Social Paralysis and Social Change: British Working-Class Education in the Nineteenth Century.
Smelser himself harks back to his first book, Social change in the industrial revolution, first published in 1959, and comments that this return to Victorian Britain and to historically-orientated research felt like a return to his youth. But the thirty-odd years of experience in between have helped to generate a much happier outcome. That first book was deeply flawed. Much of its detailed argument has since been destroyed by historians who burrowed away in archival sources which Smelser did not use, motivated in part, no doubt, by irritation at the grandiose claims which Smelser then made for a triumphalist structural functionalism which was supposed to fill the empty boxes where the historians' theories ought to be. The new Smelser is much more effective at marrying up the characteristic virtues of the historian and the sociologist. The theory is more eclectic and less dominant, although British--and European--sociologists may find it a little old-fashioned. More importantly from a social history perspective, perhaps, Smelser's angle of vision enables him to provide an interesting, detailed and open-minded interpretation of the course of educational change, with explanations on offer for the contrasting trends in England and Ireland and the distinctive features of Scotland and Wales. The primary sources are all printed, but the labor of wading through the parliamentary debates and the Blue Books, and making sense of the results without suspending the critical faculties, must have been enormous. The chapter on the socially anomalous status of pupil-teachers, teachers and inspectors, and the conflicts to which these unclear identities gave rise, is particularly interesting and convincing, and the conclusion relates the findings to wider debates in American sociology (note the emphasis here) rather than merely summarizing. The book as a whole is complex, especially when it charts the overall pattern of change and the influences at work, but very rewarding.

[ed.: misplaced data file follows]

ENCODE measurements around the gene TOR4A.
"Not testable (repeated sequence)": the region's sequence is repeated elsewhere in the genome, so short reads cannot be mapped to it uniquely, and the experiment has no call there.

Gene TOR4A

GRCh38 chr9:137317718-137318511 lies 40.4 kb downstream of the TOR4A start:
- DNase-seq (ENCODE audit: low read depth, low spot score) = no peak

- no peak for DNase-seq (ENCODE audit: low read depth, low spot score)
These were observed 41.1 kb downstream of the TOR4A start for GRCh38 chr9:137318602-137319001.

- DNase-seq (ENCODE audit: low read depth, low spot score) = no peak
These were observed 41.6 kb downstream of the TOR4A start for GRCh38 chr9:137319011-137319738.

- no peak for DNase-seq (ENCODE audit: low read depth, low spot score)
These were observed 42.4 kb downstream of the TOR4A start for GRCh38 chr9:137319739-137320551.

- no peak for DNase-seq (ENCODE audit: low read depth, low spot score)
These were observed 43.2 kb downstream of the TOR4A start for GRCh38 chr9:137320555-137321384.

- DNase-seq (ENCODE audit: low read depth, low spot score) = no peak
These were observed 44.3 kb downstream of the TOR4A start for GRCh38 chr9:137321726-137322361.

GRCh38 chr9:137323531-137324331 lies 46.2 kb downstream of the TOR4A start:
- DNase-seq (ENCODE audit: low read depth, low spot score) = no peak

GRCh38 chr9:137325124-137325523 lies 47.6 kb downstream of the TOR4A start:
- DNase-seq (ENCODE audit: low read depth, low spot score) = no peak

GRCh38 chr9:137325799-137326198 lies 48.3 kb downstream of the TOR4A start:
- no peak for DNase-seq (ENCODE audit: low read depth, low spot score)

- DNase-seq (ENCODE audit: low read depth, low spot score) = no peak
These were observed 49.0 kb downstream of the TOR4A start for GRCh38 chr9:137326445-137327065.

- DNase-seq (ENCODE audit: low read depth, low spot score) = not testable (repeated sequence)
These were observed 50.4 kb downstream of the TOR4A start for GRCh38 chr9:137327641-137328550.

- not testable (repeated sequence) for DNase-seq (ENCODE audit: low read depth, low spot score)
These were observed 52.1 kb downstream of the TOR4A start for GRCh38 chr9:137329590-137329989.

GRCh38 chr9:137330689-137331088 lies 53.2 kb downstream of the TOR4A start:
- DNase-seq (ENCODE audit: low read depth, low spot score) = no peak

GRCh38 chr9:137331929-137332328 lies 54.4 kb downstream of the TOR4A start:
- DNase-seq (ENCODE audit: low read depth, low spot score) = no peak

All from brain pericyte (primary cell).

Smelser does not attempt to assess the results of all this conflict and activity. He ignores the literature on literacy and popular reading habits, and does not grapple with the question of education and social mobility in the depth which should have been possible, apart from the specific issues raised by the recruitment of teachers from the working class. These thematic omissions and limitations are perhaps legitimate, but potential readers should be made aware of them. Relatedly, perhaps, important cognate themes like economic and living standards trends and social structures are treated rather crudely and superficially, and errors are made which suggest a limited wider grasp beyond the author's chosen themes. The appearances of Sir Joseph Rayner Stephens and Dr. Leon Playfair are perhaps symptomatic. And the 1870 Education Act did not withdraw all state funding from denominationally-run schools, although what it did do in this respect is a matter of more complexity than is suggested here. This is a long book--370 pages of text--and there is plenty of scope for quibbling about details. But I would prefer to end on a more positive note, emphasizing the value of the enterprise and its utility in helping both to complicate and to clarify our understanding of the important issues which are here discussed.
John K. Walton Lancaster University
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|Author:||Walton, John K.|
|Publication:||Journal of Social History|
|Article Type:||Book Review|
|Date:||Mar 22, 1994|
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